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Government Hardware

The CIA and Jeff Bezos Bet $30 Million On Quantum Computing Company 73

Posted by samzenpus
from the always-bet-on-qubits dept.
An anonymous reader writes "The CIA's investment fund, In-Q-Tel, and Amazon founder Jeff Bezos have invested $30 million in a Canadian company that claims to build quantum computers, reports Technology Review in a detailed story on why that startup, D-Wave, appears to be attracting serious interest after years of skepticism from experts. A spokesman for In-Q-Tel says that intelligence agencies 'have many complex problems that tax classical computing architecture,' a feeling apparently strong enough to justify a bet on a radically different, and largely unproven, approach to computing."
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The CIA and Jeff Bezos Bet $30 Million On Quantum Computing Company

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  • by Charliemopps (1157495) on Thursday October 04, 2012 @09:13PM (#41554739)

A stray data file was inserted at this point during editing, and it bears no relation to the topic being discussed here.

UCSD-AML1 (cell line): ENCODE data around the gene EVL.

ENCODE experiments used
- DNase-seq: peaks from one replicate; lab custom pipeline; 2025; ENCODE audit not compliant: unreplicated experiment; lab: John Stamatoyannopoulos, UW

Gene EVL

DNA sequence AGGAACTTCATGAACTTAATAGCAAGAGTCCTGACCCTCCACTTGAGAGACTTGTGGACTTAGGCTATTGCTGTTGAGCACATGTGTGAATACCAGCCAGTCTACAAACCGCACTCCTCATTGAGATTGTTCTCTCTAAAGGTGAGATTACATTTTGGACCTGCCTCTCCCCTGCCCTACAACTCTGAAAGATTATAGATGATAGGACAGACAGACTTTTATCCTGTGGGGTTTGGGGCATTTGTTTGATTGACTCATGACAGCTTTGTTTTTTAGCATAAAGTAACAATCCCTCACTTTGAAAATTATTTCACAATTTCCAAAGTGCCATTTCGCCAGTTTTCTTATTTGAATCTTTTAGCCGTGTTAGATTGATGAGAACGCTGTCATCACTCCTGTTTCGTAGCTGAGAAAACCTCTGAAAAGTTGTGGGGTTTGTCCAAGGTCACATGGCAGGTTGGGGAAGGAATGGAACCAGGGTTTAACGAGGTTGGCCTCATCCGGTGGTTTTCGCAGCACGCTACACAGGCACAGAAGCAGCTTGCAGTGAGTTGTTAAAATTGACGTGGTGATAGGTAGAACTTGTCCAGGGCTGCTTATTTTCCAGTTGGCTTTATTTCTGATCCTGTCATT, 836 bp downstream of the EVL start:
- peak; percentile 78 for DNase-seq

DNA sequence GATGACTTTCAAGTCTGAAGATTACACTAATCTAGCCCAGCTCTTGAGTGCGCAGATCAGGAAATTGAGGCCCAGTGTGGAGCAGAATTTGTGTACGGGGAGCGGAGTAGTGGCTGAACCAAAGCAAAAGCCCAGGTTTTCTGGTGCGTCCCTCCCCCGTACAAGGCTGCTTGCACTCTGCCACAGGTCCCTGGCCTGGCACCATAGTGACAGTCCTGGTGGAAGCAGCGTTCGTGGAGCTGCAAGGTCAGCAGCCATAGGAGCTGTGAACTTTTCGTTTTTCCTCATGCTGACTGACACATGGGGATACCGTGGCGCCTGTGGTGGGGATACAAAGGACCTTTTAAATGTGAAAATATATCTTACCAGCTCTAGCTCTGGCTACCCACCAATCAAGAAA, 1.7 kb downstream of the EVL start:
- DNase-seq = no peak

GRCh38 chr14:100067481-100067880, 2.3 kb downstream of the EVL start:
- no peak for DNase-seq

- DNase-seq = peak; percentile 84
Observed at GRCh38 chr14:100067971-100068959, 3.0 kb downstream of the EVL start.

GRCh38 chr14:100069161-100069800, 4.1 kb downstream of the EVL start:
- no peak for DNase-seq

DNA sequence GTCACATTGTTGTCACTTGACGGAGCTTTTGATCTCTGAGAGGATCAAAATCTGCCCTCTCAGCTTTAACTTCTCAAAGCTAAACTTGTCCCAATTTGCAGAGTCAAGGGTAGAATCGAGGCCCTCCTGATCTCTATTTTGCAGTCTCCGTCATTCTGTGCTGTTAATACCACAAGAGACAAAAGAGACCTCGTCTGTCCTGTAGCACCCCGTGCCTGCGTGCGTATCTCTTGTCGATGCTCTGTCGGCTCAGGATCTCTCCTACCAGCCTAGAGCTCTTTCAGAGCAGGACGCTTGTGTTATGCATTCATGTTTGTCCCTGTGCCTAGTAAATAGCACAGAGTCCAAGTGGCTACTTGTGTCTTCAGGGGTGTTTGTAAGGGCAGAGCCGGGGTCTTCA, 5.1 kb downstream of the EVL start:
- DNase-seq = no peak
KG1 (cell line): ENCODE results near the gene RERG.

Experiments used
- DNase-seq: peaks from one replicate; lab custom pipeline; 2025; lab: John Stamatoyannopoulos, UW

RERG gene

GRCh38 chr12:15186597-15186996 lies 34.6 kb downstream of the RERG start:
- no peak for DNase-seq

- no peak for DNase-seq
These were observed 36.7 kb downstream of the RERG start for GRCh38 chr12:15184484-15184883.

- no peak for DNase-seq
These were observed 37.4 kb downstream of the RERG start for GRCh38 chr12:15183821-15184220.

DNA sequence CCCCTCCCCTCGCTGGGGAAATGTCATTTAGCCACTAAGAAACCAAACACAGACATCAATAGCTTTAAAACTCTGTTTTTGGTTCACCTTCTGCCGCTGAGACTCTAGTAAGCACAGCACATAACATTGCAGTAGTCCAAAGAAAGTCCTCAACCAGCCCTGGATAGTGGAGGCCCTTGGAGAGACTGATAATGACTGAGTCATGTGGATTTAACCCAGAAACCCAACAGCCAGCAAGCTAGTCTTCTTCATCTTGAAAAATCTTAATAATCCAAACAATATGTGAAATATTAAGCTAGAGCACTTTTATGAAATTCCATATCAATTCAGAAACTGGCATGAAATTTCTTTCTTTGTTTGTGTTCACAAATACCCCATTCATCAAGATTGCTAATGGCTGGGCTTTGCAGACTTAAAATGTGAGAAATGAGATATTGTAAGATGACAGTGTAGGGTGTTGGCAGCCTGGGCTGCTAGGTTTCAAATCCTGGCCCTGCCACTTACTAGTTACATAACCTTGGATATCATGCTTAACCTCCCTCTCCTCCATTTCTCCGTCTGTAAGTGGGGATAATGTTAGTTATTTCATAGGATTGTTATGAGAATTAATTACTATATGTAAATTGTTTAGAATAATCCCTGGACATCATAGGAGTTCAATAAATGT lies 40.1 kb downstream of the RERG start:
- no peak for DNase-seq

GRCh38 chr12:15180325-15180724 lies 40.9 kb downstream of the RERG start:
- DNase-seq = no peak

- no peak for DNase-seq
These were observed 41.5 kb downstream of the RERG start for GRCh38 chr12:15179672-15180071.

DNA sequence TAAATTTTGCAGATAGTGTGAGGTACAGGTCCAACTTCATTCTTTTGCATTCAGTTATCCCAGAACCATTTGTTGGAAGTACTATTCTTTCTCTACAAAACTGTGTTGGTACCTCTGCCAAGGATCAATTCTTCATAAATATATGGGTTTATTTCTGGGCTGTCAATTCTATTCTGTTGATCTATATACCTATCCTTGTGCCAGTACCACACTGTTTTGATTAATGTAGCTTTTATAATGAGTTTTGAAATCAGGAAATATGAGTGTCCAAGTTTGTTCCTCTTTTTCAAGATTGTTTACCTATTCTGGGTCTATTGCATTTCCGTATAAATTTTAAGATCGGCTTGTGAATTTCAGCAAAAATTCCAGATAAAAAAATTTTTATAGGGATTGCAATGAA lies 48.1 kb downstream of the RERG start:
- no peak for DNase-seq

I think its rather obvious that it's not secret... since we're talking about it. I'd rather the CIA be investing in new technologies and improving society. At least they didn't spend $30 million starting a war somewhere.
  • by exomondo (1725132) on Thursday October 04, 2012 @09:19PM (#41554783)
    The accuracy is the fundamental problem, with no error correction (or at least indications that there is an error), which is one of the biggest problems with their approach, it's worse than useless. In the protein folding experiment it got the correct answer just 13 out of 10,000 times [nature.com].
  • by strat (39913) on Thursday October 04, 2012 @09:39PM (#41554883)

    The short answer is that the times have changed from back when government-funded applied research was a primary source of startup innovations. The reality is that small companies move faster and are more able to adjust to surprises in an agile manner than the Government. Now the tables have turned and the Government needs mechanisms to find new things because it's certainly not inventing them all in-house.

    Speaking as one of the other members of the population, I have a few mixed feelings about the government using public funds for equity buys. Conversely, if that mechanism allows the USG to more rapidly gain access to novel inventions than they have and those inventions optimize the Government's performance, it's a drop in the bucket and probably saving the taxpayers a bundle.

    If you find Google Earth useful, thank In-Q-Tel. When the startup that produced that technology was financed, only realtors in California had ever heard of it.

    (Yes, I'm a little biased. I have been a part of some public-private partnerships that have performed well.)

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